|A spirit journey
||[Dec. 28th, 2006|08:43 pm]
After the cut is a description of a recent spirit journey.|
It's *not* a story - it's a straightforward report. I don't think I could make it into a good story, because it has the disadvantage of having happened, kinda-sorta.
If anyone thinks I should set up a specialized filter for this, let me know. Me, I'm figuring on just doing a cut tag.
My first shaman teacher, March Rogers started each journey from the World Tree, so that's how I started mine. I saw the polar bear, and recognized that she was my guide for this journey, but I stopped and spoke my gratitude to Raven. Before the journey, I made two side trips: the first to the Well of Life, and I drank deeply, and then to my place of power, where I picked up 'treats' for the spirit guides. I left them at the World Tree and stood before Polar Bear. She hugged me, and then we rushed forward to the arctic. I had to go through snow, so I conjured some snowshoes, until I came to a patch of ice, including a hole, surrounded by rotten ice. I realized the problem was a bubbling up of gas through an injury in the floor of the lake, so I came up to the hole, prepared my body, and dove in. The gas that was bubbling up was pretty foul, and I could see that the injury was a dirty yellow, and I think that was because it was in the yellow chakra.
I closed my eyes, and focused, and found me near myself as a child.
I remembered some times when I'd cried when being teased or bullied, and I realized that the problem was that no one could make things better. And they couldn't... you can't control the cruelty of children. At the same time, I realized that the entirety of the problem was the pain the child, the younger me, was in. If there was no pain, if the other children couldn't hurt him, the problem vanished. That was important... he was a weird little kid, just like I'm weird, not-so-little, adult. But though that made it likely that he would be teased, that was not the problem, not any part of it. The problem was that he was being hurt.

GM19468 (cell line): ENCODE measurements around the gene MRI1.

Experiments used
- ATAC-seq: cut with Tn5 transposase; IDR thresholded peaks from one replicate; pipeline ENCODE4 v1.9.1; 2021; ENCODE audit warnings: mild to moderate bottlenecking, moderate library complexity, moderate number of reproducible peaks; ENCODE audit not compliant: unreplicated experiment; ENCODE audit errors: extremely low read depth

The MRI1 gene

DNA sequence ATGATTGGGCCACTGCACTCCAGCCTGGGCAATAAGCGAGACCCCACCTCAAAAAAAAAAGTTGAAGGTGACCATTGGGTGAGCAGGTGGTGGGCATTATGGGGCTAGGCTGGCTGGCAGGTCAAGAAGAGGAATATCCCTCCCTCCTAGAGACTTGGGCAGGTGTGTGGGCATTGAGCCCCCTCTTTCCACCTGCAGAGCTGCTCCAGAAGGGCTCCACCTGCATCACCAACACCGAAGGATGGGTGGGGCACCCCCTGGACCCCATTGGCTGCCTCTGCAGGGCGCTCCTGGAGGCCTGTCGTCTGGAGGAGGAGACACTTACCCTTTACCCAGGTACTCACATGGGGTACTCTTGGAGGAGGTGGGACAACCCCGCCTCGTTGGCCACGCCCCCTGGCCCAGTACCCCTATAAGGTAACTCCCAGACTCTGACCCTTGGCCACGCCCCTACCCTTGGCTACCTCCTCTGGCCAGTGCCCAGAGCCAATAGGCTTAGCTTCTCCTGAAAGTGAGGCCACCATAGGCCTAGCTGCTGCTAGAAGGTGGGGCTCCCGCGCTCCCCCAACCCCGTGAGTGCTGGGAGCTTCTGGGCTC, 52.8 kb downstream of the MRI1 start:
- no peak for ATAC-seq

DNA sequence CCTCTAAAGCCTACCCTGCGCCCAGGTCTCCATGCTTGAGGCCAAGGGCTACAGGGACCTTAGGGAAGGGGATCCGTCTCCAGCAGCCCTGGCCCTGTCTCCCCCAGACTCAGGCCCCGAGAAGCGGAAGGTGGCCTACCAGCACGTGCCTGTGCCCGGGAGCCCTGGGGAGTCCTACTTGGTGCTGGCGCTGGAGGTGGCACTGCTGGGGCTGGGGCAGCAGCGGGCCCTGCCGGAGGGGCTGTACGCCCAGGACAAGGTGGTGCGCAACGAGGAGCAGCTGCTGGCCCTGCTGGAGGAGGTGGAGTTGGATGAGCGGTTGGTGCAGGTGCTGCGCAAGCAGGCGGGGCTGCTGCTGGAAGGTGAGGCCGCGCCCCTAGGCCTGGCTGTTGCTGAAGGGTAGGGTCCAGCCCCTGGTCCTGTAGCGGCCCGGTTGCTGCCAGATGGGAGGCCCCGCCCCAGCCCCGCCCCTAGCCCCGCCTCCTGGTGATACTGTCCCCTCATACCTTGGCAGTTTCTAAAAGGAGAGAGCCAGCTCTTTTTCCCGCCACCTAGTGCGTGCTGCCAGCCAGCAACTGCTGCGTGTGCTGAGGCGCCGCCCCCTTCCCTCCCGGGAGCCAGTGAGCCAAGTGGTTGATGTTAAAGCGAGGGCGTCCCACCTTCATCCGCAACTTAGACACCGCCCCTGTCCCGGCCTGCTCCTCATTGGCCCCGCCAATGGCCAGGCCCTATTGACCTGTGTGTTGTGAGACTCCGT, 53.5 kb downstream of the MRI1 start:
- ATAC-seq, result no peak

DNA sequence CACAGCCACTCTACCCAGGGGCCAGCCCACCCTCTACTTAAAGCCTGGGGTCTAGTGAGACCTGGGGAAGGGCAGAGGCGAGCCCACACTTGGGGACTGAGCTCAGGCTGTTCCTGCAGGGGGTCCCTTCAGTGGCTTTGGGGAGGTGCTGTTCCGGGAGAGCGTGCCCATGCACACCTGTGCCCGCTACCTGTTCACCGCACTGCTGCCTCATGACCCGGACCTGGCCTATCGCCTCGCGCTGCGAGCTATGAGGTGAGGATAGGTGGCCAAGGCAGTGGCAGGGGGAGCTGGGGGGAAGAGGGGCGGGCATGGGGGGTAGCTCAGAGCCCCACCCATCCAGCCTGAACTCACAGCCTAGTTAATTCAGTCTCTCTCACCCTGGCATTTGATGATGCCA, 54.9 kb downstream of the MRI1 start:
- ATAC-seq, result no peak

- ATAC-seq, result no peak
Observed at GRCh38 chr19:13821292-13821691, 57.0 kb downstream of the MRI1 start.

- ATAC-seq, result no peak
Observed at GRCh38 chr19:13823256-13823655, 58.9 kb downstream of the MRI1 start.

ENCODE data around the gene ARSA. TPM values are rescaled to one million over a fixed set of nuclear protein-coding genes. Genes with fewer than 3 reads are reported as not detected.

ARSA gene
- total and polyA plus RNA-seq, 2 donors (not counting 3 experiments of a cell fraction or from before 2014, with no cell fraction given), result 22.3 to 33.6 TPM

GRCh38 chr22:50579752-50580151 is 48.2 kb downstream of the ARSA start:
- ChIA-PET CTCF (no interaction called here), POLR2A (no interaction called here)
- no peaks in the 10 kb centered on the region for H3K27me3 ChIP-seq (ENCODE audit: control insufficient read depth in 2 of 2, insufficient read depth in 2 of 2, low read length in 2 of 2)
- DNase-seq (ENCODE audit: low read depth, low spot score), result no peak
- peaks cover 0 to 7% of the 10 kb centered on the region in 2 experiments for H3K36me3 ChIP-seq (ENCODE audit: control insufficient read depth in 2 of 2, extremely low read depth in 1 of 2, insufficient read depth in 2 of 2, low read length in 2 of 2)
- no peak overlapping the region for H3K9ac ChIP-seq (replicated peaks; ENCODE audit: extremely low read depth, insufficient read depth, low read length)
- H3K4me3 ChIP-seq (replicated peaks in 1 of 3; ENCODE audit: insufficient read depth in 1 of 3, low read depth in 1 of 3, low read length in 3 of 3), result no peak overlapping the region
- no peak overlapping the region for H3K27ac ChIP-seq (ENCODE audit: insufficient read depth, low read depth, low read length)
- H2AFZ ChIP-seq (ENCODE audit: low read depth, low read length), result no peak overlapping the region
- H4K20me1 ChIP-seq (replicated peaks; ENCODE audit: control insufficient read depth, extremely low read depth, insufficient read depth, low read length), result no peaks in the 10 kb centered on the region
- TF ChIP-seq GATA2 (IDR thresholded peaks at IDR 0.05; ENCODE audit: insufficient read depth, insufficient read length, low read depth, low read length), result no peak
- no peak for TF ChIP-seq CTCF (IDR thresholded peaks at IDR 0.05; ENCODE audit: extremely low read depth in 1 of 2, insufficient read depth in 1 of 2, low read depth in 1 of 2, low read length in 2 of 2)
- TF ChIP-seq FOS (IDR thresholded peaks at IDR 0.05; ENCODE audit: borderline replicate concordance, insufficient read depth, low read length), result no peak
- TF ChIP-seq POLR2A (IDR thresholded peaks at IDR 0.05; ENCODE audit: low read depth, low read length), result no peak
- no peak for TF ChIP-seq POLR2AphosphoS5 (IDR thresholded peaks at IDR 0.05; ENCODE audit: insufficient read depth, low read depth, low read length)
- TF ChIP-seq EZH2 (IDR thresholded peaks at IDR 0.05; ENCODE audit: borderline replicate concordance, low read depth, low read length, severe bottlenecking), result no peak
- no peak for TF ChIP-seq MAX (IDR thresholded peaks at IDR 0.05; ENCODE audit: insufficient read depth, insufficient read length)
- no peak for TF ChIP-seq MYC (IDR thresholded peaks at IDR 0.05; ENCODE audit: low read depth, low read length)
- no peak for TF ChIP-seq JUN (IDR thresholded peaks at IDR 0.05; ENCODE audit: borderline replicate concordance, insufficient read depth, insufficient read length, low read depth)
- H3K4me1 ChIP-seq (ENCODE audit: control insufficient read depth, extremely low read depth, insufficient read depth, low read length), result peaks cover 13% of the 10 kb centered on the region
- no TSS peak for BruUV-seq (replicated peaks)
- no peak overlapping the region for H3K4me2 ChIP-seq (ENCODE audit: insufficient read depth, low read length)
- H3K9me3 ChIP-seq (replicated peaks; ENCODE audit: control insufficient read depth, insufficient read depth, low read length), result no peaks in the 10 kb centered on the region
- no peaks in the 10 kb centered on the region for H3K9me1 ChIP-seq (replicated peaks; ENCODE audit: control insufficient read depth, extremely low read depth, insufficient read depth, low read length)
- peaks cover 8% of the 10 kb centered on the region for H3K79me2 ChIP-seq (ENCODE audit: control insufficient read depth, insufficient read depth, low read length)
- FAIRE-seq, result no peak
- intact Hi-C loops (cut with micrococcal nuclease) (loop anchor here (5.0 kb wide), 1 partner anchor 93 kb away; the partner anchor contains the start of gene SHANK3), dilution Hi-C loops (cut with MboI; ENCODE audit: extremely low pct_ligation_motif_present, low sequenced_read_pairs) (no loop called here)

I picked him up - he didn't want to go along at first, but he agreed after a moment. I put him to bed - he felt safer in bed - and tried to comfort him. He didn't want to be comforted; I remembered how I sometimes pulled away from comfort. I told him that I would wait; I had plenty of time, and there was nothing more important than helping him. He believed me; it was the simple truth after all. I taught him a bit about controlling pain, about dissolving the hard, trembling knot of pain in his center.
And then I realized that he was part of the cure for the bubbling gas that was rotting the ice. Part of me wanted to urge him to come help me heal it, but I realized that was foolish. This couldn't be forced.
So I taught him to fly. He'd always wanted to fly, and now he could.
I had a brief moment of wanting to tell him he didn't need to assume a "superman" pose to fly, and I realized that was ridiculous. Who the hell am I to tell him the right way for him to fly? I also didn't mention the cape that magically appeared, or the costume that formed around him.
We stopped a soon-to-erupt volcano by chopping the hollow top off and collapsing it inside itself, blocking the lava. (Yes, I know, it doesn't really work that way. In the spirit world, that doesn't matter.) I'm not sure who we saved; it wasn't as important as doing something superheroic.
And then it was time for a bit more heroism; we flew to the hole in the ice, and flew through the water. We came to where the gas was bubbling up, and he merged into it, partially healing it.
He's not gone, by the way. He was gone; when I could journey to find him, that meant he was missing from me. Now, he was where he belonged, inside me.
I'll have to return to that hole sometime soon, to make sure it's healing up properly, and see if something else is missing.